According to the World Soil Charter (FAO, 2015), "Healthy soils are a basic prerequisite for meeting diverse needs for food, biomass (energy), fibre, fodder and other products, and for ensuring the delivery of essential ecosystem services in all regions of the world. However, humanity is facing unprecedented pressures on land resources. In particular, various types of degradation - including sealing due to rapid urbanization - are taking a heavy toll, threatening food security and ecological balance. With the Sustainable Development Goals currently under consideration and about to be implemented, it is essential to ensure sustainable soil management so that these goals can become a reality".
The Global Land Partnership was established in December 2012 as a mechanism to interact with stakeholders and improve collaboration and synergy of efforts among stakeholders. From land users to politicians, one of the key objectives of the WSA is to improve the governance and sustainable management of soils.
The WSA is subdivided into regional (continental), state or homogeneous geographical area alliances, such as the Alpine Soil Convention which has proposed a Soil Conservation Protocol, which has yet to be implemented. They argue that although there are similar protocols widely implemented in national legislations, there is a need for a harmonized instrument at the scale of the entire massif.
It seems clear that a Pyrenean Soil Alliance would be a very useful instrument to be able to harmonise policies and actions in the Pyrenees between the 3 states, to promote soil conservation and maintenance of its quality, to coordinate and share experiences of sustainable soil management, and to ensure or increase carbon sequestration. These objectives are included in the recent EU mission "Soil health and food" and its publication: "Caring for soils is caring for life".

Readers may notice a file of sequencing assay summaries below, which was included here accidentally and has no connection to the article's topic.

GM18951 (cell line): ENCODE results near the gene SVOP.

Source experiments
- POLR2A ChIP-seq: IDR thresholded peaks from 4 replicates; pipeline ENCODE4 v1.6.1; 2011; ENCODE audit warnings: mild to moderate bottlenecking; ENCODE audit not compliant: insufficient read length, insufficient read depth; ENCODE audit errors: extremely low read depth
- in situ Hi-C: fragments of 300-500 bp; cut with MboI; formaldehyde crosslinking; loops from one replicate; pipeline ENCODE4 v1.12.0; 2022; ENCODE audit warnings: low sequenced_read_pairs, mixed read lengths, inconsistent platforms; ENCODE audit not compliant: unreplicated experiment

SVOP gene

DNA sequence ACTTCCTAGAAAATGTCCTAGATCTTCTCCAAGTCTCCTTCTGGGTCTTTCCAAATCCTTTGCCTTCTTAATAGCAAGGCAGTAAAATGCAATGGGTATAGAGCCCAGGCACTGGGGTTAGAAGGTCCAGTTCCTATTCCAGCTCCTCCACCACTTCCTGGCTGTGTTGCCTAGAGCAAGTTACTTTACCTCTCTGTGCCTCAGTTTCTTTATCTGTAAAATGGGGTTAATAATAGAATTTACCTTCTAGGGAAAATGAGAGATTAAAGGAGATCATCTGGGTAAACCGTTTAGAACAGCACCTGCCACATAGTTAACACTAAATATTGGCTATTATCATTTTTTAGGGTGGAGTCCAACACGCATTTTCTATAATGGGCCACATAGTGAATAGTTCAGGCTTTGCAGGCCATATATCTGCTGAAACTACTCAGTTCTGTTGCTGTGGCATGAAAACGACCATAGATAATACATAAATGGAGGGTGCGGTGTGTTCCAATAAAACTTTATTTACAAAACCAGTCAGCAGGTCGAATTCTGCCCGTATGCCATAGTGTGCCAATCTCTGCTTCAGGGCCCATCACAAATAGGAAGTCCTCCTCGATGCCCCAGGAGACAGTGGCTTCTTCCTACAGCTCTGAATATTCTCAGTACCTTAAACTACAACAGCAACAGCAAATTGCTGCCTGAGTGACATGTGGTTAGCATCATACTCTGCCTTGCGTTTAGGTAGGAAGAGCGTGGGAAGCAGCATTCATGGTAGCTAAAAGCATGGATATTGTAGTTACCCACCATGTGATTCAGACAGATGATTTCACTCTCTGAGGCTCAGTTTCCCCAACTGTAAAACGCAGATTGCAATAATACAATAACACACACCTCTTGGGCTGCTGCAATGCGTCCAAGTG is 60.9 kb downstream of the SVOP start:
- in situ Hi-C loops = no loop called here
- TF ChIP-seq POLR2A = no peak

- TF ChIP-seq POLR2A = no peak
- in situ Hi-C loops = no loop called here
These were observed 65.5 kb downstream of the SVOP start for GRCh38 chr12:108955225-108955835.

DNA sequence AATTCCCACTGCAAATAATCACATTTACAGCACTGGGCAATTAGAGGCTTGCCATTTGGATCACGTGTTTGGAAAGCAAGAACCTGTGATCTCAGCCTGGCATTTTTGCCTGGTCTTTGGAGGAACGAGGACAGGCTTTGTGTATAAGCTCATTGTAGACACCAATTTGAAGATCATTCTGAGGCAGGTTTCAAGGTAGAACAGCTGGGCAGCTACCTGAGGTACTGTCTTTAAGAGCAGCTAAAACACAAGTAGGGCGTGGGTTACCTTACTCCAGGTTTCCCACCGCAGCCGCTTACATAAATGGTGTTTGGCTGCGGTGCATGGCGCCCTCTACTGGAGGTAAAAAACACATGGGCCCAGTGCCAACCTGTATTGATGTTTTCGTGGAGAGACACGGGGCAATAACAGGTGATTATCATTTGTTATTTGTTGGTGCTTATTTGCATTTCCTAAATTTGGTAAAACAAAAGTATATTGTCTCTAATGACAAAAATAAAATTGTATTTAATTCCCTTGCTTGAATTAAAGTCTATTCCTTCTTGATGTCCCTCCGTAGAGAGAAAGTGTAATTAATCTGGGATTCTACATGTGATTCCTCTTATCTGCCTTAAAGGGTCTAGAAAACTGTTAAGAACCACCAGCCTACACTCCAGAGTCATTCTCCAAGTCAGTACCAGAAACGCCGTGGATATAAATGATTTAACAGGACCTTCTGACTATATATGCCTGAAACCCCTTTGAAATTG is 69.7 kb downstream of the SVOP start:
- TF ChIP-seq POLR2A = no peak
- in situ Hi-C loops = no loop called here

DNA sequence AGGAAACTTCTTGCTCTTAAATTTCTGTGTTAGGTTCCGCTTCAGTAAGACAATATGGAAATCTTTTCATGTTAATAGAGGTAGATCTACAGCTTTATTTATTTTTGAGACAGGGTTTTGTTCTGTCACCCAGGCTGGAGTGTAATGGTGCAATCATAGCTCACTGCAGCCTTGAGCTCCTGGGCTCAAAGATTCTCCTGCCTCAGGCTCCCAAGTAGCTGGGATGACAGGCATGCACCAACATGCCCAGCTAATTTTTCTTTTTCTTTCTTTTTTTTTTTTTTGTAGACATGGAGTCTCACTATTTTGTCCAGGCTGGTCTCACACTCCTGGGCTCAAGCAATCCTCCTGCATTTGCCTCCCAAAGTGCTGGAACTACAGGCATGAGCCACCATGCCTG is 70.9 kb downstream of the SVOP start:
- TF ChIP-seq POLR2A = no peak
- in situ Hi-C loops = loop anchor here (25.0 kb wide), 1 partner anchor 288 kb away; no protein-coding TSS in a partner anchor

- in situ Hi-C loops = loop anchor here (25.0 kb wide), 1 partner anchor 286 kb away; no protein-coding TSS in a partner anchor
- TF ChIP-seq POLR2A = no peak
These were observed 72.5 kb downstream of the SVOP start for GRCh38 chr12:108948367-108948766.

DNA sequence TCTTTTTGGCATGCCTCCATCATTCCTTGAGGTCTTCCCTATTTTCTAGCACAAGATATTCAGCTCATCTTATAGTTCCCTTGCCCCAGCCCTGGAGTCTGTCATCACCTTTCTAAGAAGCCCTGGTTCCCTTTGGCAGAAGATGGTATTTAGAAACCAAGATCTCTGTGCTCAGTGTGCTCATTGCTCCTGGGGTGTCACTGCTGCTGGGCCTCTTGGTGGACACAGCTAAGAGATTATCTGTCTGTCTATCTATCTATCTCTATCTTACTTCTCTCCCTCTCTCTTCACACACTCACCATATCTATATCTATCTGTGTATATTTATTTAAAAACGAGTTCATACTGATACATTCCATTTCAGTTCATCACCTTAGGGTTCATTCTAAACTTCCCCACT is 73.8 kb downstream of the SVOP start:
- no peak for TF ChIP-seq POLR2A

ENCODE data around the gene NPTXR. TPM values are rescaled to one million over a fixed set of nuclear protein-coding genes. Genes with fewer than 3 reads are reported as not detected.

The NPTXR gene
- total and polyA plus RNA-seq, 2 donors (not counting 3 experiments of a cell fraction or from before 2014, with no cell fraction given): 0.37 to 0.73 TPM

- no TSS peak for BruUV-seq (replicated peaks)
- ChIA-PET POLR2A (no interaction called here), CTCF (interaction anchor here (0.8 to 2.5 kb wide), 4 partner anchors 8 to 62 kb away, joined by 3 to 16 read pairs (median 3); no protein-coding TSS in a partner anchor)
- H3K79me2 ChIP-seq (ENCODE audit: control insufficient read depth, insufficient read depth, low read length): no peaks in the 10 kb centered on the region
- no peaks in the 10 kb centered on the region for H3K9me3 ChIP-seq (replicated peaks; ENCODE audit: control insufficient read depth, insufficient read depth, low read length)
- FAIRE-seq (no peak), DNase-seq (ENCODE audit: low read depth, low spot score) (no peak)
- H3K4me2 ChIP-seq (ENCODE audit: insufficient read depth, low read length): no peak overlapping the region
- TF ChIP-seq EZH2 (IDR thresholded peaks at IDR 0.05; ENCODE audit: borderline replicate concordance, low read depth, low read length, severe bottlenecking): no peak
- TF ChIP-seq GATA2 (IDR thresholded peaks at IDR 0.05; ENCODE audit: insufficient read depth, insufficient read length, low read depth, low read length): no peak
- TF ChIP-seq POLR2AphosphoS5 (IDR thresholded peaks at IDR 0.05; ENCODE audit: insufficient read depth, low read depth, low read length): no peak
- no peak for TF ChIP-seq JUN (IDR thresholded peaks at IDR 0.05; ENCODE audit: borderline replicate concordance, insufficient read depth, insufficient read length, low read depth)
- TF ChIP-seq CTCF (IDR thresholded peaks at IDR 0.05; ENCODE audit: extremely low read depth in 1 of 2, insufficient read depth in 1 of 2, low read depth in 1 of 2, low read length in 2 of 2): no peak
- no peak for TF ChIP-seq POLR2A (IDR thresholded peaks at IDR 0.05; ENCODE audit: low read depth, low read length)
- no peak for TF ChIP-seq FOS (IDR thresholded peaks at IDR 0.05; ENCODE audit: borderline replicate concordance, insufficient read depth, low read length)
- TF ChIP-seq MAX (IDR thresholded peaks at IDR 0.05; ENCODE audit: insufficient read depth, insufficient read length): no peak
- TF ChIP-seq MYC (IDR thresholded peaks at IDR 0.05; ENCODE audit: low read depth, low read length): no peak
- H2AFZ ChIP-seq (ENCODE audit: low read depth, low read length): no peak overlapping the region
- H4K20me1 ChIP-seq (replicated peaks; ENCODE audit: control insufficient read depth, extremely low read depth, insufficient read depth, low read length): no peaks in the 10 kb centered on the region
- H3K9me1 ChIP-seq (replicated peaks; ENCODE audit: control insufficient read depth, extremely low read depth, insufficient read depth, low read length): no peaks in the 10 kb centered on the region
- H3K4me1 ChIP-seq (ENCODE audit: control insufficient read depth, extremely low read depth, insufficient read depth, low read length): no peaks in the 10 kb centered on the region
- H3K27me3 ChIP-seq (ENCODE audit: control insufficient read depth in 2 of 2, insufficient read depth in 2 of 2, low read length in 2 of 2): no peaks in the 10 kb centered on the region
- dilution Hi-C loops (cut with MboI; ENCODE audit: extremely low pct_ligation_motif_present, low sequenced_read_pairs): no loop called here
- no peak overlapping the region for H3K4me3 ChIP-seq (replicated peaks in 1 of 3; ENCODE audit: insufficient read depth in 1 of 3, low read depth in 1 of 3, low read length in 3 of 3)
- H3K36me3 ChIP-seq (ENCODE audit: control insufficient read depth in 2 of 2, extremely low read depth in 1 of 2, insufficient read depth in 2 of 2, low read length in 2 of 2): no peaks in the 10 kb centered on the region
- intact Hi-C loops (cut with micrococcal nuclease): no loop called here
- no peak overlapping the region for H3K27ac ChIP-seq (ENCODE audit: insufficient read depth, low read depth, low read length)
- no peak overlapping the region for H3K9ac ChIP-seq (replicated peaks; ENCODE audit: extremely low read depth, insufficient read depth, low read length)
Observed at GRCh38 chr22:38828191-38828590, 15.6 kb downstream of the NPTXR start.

The scientific community has recognised that climate change has a significant impact on soil and particularly on its ability to fix atmospheric carbon. This capacity is, on the other hand, one of the tools identified for the mitigation of the increasing concentration of CO2 in the atmosphere, as well as for the adaptation of agrosystems to global change.
Extreme weather events such as droughts, heat waves, fires or extreme rainfall exacerbate the health of soils, affecting their ability to fix CO2 from the air (IPCC, 2014; EEA 2016). In turn, changes in land use and soil can accelerate or slow down climate change, improving or worsening the capacity of soils to fix carbon in the air. Without healthy soils and sustainable management of this vital resource, we cannot address the climate crisis, produce enough food or adapt to a continuously changing climate. To join forces in the common goal of preserving Pyrenean soils also in the face of climate change, a Pyrenean Soils Alliance could be the ideal instrument.
Since the beginning of 2020, the precursor group of this alliance, led by researchers from all over the massif, has been preparing the first steps to launch the initiative. After several internal meetings, a survey of the main players in the territory was launched, aimed at identifying the interest of this initiative. Once the agents had been identified, a workshop was organised with the participation of 54 people from both sides of the border, where the draft of a membership document for the future Pyrenean Soils Alliance was presented.
Here you can download:
We invite all those entities interested in joining the ASPir to send the signed membership document before January 31, 2021 to the e-mail address email@example.com.
The CTP would like to thank all those who attended the workshop and invite you to join this interesting initiative in favour of the protection of one of our most precious natural resources, the soil.
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